This year I’m kicking the challenge up a notch in a partnership with Amazon… our costumes will include repurposed Amazon Smile boxes! The official term is “BOXTUME,” by the way.
After you’ve read through my step-by-step directions, go grab all the Amazon Smile boxes you can find, get to brainstorming, and come up with your own boxtume masterpiece! If you don’t have any boxes, take the opportunity to get a head start on your holiday shopping, or empty out your own wish list! Amazon Prime has pretty much anything you need (including everything used to make these costumes!) and has the fastest — and free-est — delivery around!
Then snap a photo of your cardboard creations and share it on social media using the hashtag #Boxtumes.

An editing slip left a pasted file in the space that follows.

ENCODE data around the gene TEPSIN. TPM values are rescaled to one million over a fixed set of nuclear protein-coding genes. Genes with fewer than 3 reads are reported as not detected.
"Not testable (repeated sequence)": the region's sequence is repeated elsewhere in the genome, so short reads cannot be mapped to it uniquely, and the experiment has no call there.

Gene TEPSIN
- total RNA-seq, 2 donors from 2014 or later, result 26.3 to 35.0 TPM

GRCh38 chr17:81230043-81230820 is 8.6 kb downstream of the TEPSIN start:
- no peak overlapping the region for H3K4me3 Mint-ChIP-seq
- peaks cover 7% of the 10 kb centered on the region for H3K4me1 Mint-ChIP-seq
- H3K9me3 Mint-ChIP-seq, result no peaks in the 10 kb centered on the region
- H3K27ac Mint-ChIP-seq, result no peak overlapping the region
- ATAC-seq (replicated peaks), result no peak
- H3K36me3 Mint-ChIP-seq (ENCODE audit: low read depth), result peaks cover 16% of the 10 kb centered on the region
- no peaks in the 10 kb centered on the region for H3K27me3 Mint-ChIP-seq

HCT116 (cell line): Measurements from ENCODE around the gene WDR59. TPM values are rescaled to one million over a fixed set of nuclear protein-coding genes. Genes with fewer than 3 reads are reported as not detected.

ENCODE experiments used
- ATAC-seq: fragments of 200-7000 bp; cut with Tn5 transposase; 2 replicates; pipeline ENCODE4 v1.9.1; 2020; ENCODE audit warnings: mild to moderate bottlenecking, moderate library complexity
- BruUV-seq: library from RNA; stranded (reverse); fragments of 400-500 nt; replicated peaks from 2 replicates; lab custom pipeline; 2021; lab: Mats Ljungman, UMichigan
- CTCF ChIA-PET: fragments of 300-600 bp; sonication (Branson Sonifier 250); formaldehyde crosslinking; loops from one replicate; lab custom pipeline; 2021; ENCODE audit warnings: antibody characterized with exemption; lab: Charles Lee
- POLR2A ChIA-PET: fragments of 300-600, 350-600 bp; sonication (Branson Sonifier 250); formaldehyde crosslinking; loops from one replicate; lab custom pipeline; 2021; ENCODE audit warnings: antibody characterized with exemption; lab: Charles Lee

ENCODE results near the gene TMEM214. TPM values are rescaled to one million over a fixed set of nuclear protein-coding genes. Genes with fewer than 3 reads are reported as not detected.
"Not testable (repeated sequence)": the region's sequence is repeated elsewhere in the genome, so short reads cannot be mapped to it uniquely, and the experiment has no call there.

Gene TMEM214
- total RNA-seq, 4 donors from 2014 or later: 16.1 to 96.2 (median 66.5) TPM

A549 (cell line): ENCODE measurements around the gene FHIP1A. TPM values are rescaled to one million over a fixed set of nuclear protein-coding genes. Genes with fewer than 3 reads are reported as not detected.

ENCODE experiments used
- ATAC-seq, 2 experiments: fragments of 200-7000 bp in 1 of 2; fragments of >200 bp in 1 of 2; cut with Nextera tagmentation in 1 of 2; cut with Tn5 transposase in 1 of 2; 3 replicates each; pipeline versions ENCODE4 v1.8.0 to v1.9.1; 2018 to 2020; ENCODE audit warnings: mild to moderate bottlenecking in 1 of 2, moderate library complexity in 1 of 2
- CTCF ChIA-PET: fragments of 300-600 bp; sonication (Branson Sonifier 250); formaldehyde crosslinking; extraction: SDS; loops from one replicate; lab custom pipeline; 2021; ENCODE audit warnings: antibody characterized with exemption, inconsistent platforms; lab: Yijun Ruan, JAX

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First of all, I didn’t want to make anything too literally boxy. Who wants to walk around a party or crowded sidewalk in a giant box? That’s a spilled bag of candy waiting to happen!
So to keep things relatively easy, these start with a toga base. Why togas? Togas are comfy, simple to make, and can be easily layered with long johns or sweats if it’s chilly on trick-or-treat night. Also because I came up with some awesome visual puns around everyone’s favorite toga-wearer, Caesar!
This is a sponsored post written by me on behalf of Barilla; the content and opinions are my own.
Jumping back into a school year schedule can be scary. Trying to serve school night meals that are quick, simple, healthy, and delicious can be downright terrifying.